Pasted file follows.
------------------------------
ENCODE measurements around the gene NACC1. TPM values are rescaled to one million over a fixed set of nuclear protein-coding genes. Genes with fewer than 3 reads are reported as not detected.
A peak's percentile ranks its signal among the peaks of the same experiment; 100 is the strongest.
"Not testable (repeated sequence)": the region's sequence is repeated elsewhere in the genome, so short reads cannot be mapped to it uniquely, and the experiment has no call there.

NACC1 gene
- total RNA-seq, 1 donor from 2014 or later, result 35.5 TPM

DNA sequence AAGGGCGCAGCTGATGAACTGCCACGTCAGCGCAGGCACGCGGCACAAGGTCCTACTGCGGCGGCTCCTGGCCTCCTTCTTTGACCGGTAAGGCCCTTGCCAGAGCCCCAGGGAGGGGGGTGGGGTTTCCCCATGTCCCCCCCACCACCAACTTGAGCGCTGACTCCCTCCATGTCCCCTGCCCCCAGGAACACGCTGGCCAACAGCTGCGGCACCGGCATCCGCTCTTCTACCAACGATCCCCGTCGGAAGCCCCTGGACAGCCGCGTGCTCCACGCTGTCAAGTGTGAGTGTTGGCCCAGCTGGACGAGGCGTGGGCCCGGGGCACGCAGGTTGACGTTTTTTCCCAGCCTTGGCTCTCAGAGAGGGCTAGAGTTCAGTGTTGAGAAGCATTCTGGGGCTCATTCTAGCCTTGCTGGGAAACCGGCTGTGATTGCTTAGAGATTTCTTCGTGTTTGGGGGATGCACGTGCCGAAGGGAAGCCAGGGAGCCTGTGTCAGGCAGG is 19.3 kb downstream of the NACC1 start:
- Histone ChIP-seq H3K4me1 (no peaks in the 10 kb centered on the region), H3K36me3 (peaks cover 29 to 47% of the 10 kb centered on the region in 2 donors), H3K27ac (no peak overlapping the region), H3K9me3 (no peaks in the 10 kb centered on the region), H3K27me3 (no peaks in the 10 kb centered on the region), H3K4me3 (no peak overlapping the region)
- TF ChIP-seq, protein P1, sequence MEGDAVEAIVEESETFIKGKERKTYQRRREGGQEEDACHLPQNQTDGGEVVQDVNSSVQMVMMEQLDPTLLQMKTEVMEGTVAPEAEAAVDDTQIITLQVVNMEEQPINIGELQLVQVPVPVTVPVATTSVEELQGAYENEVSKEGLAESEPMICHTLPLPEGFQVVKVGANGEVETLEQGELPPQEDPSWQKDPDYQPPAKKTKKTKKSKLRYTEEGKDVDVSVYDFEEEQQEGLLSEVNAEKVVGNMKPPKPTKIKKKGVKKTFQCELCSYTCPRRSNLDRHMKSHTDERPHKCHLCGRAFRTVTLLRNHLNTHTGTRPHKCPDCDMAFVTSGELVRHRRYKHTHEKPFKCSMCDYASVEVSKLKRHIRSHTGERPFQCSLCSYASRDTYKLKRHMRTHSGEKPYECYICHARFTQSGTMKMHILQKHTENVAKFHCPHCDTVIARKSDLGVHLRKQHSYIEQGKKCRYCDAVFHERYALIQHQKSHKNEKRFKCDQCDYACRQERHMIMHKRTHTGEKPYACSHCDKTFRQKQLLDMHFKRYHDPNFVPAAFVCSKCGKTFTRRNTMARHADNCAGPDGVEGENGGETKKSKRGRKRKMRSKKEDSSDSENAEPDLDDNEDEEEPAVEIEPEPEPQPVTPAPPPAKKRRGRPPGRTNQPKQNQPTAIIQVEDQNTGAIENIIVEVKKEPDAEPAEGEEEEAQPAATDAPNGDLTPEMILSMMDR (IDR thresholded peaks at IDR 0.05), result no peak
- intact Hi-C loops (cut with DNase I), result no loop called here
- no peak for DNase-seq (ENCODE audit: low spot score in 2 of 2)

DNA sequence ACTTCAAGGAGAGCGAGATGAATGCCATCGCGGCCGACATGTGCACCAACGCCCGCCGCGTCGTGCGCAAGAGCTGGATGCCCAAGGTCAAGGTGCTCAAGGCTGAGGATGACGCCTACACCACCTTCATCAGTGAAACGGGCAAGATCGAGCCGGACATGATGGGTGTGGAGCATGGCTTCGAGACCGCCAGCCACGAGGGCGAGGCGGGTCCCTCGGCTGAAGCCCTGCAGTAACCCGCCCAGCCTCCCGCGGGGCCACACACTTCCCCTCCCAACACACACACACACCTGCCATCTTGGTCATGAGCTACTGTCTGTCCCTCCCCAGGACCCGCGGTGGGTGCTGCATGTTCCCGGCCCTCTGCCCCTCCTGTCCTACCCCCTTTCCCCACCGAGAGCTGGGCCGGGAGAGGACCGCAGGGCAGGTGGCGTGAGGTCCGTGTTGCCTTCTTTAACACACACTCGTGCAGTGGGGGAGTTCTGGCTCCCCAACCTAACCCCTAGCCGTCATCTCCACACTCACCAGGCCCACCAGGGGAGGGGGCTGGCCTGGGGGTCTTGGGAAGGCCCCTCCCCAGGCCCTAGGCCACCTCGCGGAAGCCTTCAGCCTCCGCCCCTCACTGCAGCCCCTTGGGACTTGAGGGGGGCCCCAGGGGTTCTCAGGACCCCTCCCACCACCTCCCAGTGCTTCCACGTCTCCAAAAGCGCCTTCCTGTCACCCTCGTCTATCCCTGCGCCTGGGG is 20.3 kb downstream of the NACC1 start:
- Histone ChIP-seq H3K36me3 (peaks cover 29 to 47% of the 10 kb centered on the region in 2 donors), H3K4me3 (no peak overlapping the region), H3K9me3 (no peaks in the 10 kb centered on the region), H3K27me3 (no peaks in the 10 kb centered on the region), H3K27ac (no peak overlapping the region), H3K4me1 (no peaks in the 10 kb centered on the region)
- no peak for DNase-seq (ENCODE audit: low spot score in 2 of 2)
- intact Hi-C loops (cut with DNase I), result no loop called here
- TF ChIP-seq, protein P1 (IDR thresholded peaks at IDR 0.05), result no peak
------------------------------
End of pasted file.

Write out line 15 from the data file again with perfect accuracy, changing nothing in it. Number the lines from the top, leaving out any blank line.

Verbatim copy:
- TF ChIP-seq, protein P1 (IDR thresholded peaks at IDR 0.05), result no peak